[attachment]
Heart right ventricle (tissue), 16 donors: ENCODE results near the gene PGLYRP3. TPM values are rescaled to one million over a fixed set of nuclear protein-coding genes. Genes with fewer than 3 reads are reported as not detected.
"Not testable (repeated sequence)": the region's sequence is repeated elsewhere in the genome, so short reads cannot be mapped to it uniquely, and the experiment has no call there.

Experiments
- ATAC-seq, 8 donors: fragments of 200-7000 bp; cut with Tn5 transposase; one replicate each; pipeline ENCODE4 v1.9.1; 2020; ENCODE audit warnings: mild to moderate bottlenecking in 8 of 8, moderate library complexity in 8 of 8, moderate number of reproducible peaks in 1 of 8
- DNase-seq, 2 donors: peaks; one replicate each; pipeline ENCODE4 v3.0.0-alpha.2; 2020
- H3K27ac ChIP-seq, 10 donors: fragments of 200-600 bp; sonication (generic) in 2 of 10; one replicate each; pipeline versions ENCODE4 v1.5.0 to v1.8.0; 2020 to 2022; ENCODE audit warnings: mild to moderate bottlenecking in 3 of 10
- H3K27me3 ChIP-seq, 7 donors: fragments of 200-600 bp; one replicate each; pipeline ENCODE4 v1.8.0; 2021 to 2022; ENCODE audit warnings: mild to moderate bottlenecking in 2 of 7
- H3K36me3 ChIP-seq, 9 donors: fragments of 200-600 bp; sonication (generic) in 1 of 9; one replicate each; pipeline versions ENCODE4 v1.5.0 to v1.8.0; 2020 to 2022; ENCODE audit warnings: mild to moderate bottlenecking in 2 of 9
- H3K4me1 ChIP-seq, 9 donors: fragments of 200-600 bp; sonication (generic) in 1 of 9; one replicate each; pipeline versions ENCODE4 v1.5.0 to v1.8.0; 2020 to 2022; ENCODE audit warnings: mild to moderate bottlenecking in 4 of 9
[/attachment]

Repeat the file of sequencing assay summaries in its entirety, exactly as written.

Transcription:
Heart right ventricle (tissue), 16 donors: ENCODE results near the gene PGLYRP3. TPM values are rescaled to one million over a fixed set of nuclear protein-coding genes. Genes with fewer than 3 reads are reported as not detected.
"Not testable (repeated sequence)": the region's sequence is repeated elsewhere in the genome, so short reads cannot be mapped to it uniquely, and the experiment has no call there.

Experiments
- ATAC-seq, 8 donors: fragments of 200-7000 bp; cut with Tn5 transposase; one replicate each; pipeline ENCODE4 v1.9.1; 2020; ENCODE audit warnings: mild to moderate bottlenecking in 8 of 8, moderate library complexity in 8 of 8, moderate number of reproducible peaks in 1 of 8
- DNase-seq, 2 donors: peaks; one replicate each; pipeline ENCODE4 v3.0.0-alpha.2; 2020
- H3K27ac ChIP-seq, 10 donors: fragments of 200-600 bp; sonication (generic) in 2 of 10; one replicate each; pipeline versions ENCODE4 v1.5.0 to v1.8.0; 2020 to 2022; ENCODE audit warnings: mild to moderate bottlenecking in 3 of 10
- H3K27me3 ChIP-seq, 7 donors: fragments of 200-600 bp; one replicate each; pipeline ENCODE4 v1.8.0; 2021 to 2022; ENCODE audit warnings: mild to moderate bottlenecking in 2 of 7
- H3K36me3 ChIP-seq, 9 donors: fragments of 200-600 bp; sonication (generic) in 1 of 9; one replicate each; pipeline versions ENCODE4 v1.5.0 to v1.8.0; 2020 to 2022; ENCODE audit warnings: mild to moderate bottlenecking in 2 of 9
- H3K4me1 ChIP-seq, 9 donors: fragments of 200-600 bp; sonication (generic) in 1 of 9; one replicate each; pipeline versions ENCODE4 v1.5.0 to v1.8.0; 2020 to 2022; ENCODE audit warnings: mild to moderate bottlenecking in 4 of 9